The Trail continues north-west on-road through Trallwng, before becoming traffic-free for a stretch, rejoining the Taff along the way. North of Cilfynydd, a permissive path alongside the Taff has been opened to avoid the previous road route between Cilfynydd and Abercynon. At Abercynon, the Trail follows the route of the Merthyr Tramroad, used by Richard Trevithick's Penydarren steam locomotive. This stretch has been recently upgraded, but the original stone tramroad sleepers can be seen at the side of the gravel track.
At Pontygwaith, the Trail climbs steeply above the A470 by means of some steps. It then follows above the A470 as far as Aberfan, where it descends below the road and continues through the mainly residential areas of Aberfan. At this point, it passes the cemetery containing the memorial to the children and teachers who died in the Aberfan disaster. The stretch from Pontygwaith to Merthyr Tydfil follows the route of the former Glamorganshire Canal.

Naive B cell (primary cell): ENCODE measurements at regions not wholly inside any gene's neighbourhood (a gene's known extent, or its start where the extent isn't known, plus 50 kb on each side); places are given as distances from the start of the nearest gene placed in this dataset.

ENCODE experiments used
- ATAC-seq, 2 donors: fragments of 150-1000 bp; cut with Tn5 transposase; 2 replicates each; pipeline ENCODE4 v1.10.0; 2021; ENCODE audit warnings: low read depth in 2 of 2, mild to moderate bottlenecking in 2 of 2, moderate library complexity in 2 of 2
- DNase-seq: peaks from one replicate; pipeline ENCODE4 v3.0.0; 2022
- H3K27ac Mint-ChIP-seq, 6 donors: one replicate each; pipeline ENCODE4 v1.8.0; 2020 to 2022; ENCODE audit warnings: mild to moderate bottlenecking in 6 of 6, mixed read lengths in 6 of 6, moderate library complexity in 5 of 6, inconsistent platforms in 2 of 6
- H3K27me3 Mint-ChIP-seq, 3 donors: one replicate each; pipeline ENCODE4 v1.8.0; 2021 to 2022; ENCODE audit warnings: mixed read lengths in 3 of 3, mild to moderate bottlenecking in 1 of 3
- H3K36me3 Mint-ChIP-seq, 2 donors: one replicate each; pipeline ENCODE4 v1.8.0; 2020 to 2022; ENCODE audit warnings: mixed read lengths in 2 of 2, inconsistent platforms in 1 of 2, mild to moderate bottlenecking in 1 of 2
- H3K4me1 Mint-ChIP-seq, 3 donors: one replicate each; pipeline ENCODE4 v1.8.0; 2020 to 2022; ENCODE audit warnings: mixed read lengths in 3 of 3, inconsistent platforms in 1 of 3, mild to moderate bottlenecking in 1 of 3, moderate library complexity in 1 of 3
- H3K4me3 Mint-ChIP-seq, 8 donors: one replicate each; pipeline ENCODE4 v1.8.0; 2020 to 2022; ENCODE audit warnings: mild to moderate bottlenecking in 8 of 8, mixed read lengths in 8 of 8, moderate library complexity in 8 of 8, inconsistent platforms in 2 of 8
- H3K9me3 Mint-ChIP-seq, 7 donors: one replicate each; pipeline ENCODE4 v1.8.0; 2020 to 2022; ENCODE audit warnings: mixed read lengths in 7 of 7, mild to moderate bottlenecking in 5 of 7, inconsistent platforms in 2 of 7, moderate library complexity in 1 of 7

After Aberfan, the trail passes through Troedyrhiw and Abercanaid, before reaching Merthyr Tydfil at the Rhydycar Leisure Centre. From this point, the town centre is around 200 yards (180 m) away over the Taff. It is very easy to get lost in Merthyr, and travellers may find it easier to ignore the Route 8 signs, and follow their road map instead.